<p><a href=”http://vimeo.com/11367143″>Octavio Paz, 18 October 1988</a> from <a href=”http://vimeo.com/user3101443″>Lannan Foundation</a> on <a href=”http://vimeo.com”>Vimeo</a>.</p>
Joy Harjo Reading at the Dodge Poetry Festival 2008
“We Were There When Jazz Was Invented, or Letter to Lawson”
by Don Kingfisher Campbell
lying on her side
like she was sleeping
golden brown fur still
absorbing morning sunlight
so intact so peaceful
cars drive around the feline
we continue on asphalt
in our metal machines
swerve away from each other
on the concrete river
off the offramp
a billboard reminds me
to VIVE HOY con Pepsi
in the midst of construction
Don Kingfisher Campbell is currently studying for an MFA in Poetry at
Antioch University, Los Angeles. Mr. Campbell has taught Creative Writing
for 27 years in the Occidental College Upward Bound program and has been a
Guest Teacher even longer for the Los Angeles Unified School District.
Kingfisher is the host of Saturday Afternoon Poetry in Pasadena, editor of
the San Gabriel Valley Poetry Quarterly, and founder of POETRYpeople youth
writing workshops. Don has recently been awarded a commission by the city
of Pasadena to compose a poem for the City Speaks art exhibit and also won
first place in the 2011 Whittier Poetry Contest.
Bad French and Ficus Trees
by Matt Randall
Disturbed by the dying air conditioning,
the dusty fake tree beats a torn branch
against the dirty window. I look at it and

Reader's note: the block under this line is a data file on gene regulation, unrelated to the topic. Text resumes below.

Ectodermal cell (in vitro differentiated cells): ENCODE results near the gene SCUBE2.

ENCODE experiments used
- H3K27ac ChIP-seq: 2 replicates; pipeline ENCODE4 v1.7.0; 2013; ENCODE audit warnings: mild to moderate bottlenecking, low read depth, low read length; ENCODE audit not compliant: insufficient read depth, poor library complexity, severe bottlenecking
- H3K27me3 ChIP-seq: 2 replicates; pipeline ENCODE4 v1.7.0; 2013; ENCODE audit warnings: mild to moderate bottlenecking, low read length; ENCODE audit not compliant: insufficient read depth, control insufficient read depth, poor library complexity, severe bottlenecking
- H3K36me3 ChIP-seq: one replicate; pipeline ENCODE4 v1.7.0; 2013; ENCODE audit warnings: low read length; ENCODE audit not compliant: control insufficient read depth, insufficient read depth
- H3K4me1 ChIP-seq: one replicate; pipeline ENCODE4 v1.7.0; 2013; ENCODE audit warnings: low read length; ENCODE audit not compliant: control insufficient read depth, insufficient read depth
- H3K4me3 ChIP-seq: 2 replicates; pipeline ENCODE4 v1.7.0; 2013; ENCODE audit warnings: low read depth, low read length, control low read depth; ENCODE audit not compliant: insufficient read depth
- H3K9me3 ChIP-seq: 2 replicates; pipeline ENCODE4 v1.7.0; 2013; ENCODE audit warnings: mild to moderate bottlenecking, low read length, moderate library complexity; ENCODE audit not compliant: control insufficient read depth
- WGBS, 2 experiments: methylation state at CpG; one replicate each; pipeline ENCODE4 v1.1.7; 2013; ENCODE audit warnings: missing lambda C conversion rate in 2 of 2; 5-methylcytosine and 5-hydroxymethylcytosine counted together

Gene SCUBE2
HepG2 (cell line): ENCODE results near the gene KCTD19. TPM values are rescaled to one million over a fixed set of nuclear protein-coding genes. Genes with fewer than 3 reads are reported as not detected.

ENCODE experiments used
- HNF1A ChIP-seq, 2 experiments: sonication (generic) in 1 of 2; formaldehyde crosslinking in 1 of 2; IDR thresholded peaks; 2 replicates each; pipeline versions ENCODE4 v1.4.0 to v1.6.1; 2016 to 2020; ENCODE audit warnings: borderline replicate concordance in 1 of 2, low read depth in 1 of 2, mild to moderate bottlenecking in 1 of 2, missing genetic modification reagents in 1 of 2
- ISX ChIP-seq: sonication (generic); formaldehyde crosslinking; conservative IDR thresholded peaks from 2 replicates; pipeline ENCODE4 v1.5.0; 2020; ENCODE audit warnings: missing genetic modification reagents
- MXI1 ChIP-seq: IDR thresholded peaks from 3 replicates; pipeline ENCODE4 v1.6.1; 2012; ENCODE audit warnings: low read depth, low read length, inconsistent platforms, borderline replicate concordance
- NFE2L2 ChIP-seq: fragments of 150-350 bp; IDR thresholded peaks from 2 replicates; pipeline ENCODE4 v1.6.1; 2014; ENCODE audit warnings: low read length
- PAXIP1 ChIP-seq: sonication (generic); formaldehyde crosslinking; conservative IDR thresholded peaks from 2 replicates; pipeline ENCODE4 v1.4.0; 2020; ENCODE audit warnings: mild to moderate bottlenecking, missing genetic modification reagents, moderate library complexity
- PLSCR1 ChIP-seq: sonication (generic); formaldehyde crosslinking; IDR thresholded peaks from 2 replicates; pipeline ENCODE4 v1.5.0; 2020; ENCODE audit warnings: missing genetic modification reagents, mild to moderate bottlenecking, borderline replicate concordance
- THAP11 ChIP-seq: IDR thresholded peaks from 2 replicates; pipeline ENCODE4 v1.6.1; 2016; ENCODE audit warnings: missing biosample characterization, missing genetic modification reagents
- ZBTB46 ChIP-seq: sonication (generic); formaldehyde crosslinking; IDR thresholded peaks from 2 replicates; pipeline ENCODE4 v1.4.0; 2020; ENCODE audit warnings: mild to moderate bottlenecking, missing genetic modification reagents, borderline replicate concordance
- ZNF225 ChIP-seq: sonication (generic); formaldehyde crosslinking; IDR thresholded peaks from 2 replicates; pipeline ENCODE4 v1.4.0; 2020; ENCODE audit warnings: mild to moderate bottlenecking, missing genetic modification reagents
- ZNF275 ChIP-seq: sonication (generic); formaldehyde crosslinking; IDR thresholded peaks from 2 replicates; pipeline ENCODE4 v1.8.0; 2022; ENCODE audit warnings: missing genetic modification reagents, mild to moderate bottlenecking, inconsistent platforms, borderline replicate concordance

wonder why it hasn’t been replaced—or dusted.
At the table behind me, a blonde studies
French, loudly spitting conjugated verbs
all over her cold mochacinno and half-eaten scone.
Her accent is horrible, but no one says anything.
She doesn’t bother me that much, though
I toy with the idea of saying tu es une vache violet
just to see if she understands. But that would break my
silence, acknowledge my lack of concentration.
Looking back to my own table, I stare at
the book open in front of me. But the
stark black and white words, bones of
ancient Egypt, do not interest me.
I look up again, bad French soundtrack still playing,
and watch the dusty ficus leaves sway.
Matt Randall has written everything from technical documents and real estate articles to science-fiction and sestinas. He is also the co-founder of PegLeg Publishing, a small independent publishing company in Oklahoma City, and co-editor if GlassFire Magazine. When he’s not writing and editing, Matt enjoys reading, spending time at IHOP, and collecting gnomes.
by Anne Britting Oleson
In the yellow daylight I am afraid
of nothing except not being in your mind.
I catch my breath and turn about,
Thinking: what unbearable agony
there is in waiting to breathe.
Things unlike you repeat you
over and over to me.
Look: I am cooking dinner, slicing vegetables,
and suddenly it is your clean sweat
which is in my nose,
the dimpled skin of your lower back
which is smooth under my hands.
You are in the back of my mind,
that primal part, which does not rationalize
but only knows and acts.
What is really me is compacted.
I am lost inside my own body.
I am thinking: soon.
Anne Britting Oleson has been published widely in the US, UK and Canada. Her two poetry chapbooks, The Church of St. Materiana and The Beauty of It, came out in 2007 and 2010 respectively. Another book, Counting the Days, is scheduled for release in November. Her blog can be found at http://anneboleson.wordpress.com .